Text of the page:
Finally, let’s take a look at the Republican equivalents of Polk and Johnson Counties: the deep red northwest and southwest corners of the state. Plymouth and Pottawattamie, respectively, are the anchors of these two Republican strongholds. Plymouth is counterbalanced to some extent by Woodbury (containing Sioux City), but unfortunately Woodbury is neither large enough nor blue enough to outweigh its neighbors entirely.
Dealing with groups of counties rather than individual counties like Polk and Johnson leads to exponentially more district possibilities. Any county in western Iowa can be included in a blue district just by connecting it to Polk County. So instead, I will focus on the other end of the spectrum: what are the reddest ways to handle the northwest and southwest corners of the state?
3A: Red West
The reddest option is to combine the northwest and southwest together. This district, which excludes blue Story and purple Dallas, would be an even safer Republican seat than the current fourth district.
Like Map 2B, this district has historical precedent. In the 2000s, Iowa’s fifth district stretched along the western edge from the northern to the southern border. Thanks to rural depopulation, a new version of that district must now go further eastward to pick up enough population, but 3A shows that is possible to do while avoiding population centers. 3A is also a fairly compact map that allows for population variation – it would be easy to set the exact eastern border of the district based on which counties get you closest to ideal district population.
3B: Red North
Instead of heading south from the northeast cluster, you can also head all the way east to the Mississippi River. Since this district is essentially the current fourth district, but with northeastern counties instead of Story, it’s very red:
This district is entirely plausible, as it scores only slightly worse than the current IA-04 on both measures of compactness, and it allows for flexibility on population.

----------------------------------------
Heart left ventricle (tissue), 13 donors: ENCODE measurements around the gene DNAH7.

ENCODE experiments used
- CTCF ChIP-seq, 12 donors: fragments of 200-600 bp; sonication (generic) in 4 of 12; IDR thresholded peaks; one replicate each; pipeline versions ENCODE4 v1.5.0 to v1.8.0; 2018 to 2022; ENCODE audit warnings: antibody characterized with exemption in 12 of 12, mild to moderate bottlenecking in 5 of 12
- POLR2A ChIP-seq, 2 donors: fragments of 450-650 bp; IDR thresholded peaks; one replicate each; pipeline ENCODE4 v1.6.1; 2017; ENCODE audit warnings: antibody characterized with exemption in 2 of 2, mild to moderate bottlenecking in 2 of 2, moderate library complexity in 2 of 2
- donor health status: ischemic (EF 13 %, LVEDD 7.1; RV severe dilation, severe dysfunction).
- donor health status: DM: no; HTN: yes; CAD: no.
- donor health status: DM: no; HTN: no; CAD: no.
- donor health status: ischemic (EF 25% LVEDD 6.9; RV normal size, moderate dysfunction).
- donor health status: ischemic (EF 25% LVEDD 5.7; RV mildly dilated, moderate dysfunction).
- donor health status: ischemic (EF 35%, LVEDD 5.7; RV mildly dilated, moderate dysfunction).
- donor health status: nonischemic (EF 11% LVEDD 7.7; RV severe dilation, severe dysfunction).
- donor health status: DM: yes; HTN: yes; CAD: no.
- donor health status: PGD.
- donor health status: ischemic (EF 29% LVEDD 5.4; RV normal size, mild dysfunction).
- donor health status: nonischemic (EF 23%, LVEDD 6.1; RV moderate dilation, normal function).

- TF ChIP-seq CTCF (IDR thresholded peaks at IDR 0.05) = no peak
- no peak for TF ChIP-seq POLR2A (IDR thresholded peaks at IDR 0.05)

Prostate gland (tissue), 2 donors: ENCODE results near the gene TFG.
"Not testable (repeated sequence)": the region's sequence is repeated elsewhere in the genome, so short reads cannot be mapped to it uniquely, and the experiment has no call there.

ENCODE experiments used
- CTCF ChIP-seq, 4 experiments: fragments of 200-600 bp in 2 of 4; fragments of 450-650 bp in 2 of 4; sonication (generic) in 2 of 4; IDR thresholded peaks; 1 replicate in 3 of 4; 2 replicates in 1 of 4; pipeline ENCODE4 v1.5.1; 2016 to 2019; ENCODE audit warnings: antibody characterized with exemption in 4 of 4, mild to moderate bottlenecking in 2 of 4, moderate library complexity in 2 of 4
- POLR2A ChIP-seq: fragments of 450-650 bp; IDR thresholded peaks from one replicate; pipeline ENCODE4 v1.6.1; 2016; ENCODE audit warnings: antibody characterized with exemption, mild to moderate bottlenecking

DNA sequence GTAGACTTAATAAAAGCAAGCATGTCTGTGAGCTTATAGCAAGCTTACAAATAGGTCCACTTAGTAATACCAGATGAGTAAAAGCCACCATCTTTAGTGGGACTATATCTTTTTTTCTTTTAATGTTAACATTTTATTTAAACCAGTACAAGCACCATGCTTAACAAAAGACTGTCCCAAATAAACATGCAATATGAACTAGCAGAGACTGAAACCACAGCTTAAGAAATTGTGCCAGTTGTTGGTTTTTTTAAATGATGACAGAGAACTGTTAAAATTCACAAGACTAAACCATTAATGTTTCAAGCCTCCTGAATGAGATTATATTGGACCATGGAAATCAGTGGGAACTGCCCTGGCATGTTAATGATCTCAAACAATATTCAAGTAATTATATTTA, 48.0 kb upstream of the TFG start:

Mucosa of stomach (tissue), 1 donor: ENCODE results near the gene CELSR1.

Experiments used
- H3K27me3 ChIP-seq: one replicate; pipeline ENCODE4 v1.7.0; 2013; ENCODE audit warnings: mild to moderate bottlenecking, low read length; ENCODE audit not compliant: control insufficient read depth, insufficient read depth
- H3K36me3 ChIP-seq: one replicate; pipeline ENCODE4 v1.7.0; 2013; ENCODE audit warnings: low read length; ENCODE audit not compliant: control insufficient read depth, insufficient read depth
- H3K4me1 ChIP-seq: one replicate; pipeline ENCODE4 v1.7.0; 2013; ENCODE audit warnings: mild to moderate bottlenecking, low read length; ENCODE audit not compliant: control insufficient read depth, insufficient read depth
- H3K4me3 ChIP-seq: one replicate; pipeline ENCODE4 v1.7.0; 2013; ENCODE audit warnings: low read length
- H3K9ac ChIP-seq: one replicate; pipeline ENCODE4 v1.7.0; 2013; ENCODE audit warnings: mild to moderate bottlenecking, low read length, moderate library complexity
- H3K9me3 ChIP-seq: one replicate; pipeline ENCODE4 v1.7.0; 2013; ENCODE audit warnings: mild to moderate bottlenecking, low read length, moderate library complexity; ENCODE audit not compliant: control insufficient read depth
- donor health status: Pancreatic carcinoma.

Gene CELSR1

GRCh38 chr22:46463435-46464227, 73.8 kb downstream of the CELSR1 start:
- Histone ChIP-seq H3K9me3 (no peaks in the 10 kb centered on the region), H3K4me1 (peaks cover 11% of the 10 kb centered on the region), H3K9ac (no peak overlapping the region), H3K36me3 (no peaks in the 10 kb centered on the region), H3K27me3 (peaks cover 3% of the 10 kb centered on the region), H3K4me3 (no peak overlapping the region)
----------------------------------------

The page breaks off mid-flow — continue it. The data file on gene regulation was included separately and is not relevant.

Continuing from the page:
3C: Red South
Finally, you can ignore the northwest and instead head east from the southwest cluster. This route is a little harder because the district runs into the blueish counties in the southeast corner of the state – but as this map shows, it’s still doable.
Again, this map has less flexibility due to the blue cluster of counties in the southeast, so it’s less likely than 3A or 3B. But if the census counts fall the right way, it’s very possible to draw a Pottawattamie-Dallas-Warren-Wapello district like this one.
Red districts summary
These maps show that a district even redder than the current IA-04 is possible. Right now, the district that starts in the northwest corner extends southeast as far as Story, which makes it bluer than an eastern or southern orientation would be. Similarly, the district that starts in the southwest corner has a northeast orientation, so that it picks up Polk – if it went further north or east, it could lose that blue anchor.
A map like any of the three I describe is probably bad news for Republicans. IA-04 is so red that, in 2018, Republicans were able to hold the seat even with a catastrophically bad nominee, facing an extremely strong challenger, in a blue wave year. (Disclosure: I worked for J.D. Scholten in the 2020 cycle.) Making a district even redder than the current fourth district is wasting Republican votes that otherwise would make the other three districts more competitive.
Even with all the uncertainty surrounding Iowa’s redistricting process, we do have enough data to start making predictions about what the eventual districts will look like. We know that a district as blue as IA-04 is now red is possible but unlikely, and that an even redder district in western Iowa is a real possibility. We also know that Iowa will continue to have at least one toss-up seat, since it is not possible to draw a red district around Polk.
But these eight maps are just the tip of the iceberg – for one thing, I only touched on what each of these districts would mean for the rest of the map. If you want to explore the options for a full map based on any of these districts, I highly recommend checking out Dave’s Redistricting App for yourself. I firmly believe that, as with any political process, more citizen engagement is a good thing for redistricting. And one bright side of the census delays is that we all have seven extra months to educate ourselves on the different possible districts.
One final note: as I mentioned above, all calculations of partisan lean are based on the current party coalitions. The single best way for Democrats to win Congressional seats in Iowa is not to draw favorable districts, but to improve margins in rural counties. As long as Democrats keep losing rural areas, Iowa will be a red state.
Part of the work to reverse that trend is on the policy front – building out a rural platform that goes beyond ethanol and broadband – but policy alone won’t fix the problem. A bigger part of the solution is having a meaningful presence in rural communities, perhaps through the year-round organizing efforts that new Iowa Democratic Party chair Ross Wilburn has been talking up. Democrats used to regularly win statewide elections – with a better rural platform and an actual presence in rural areas, we can do so again.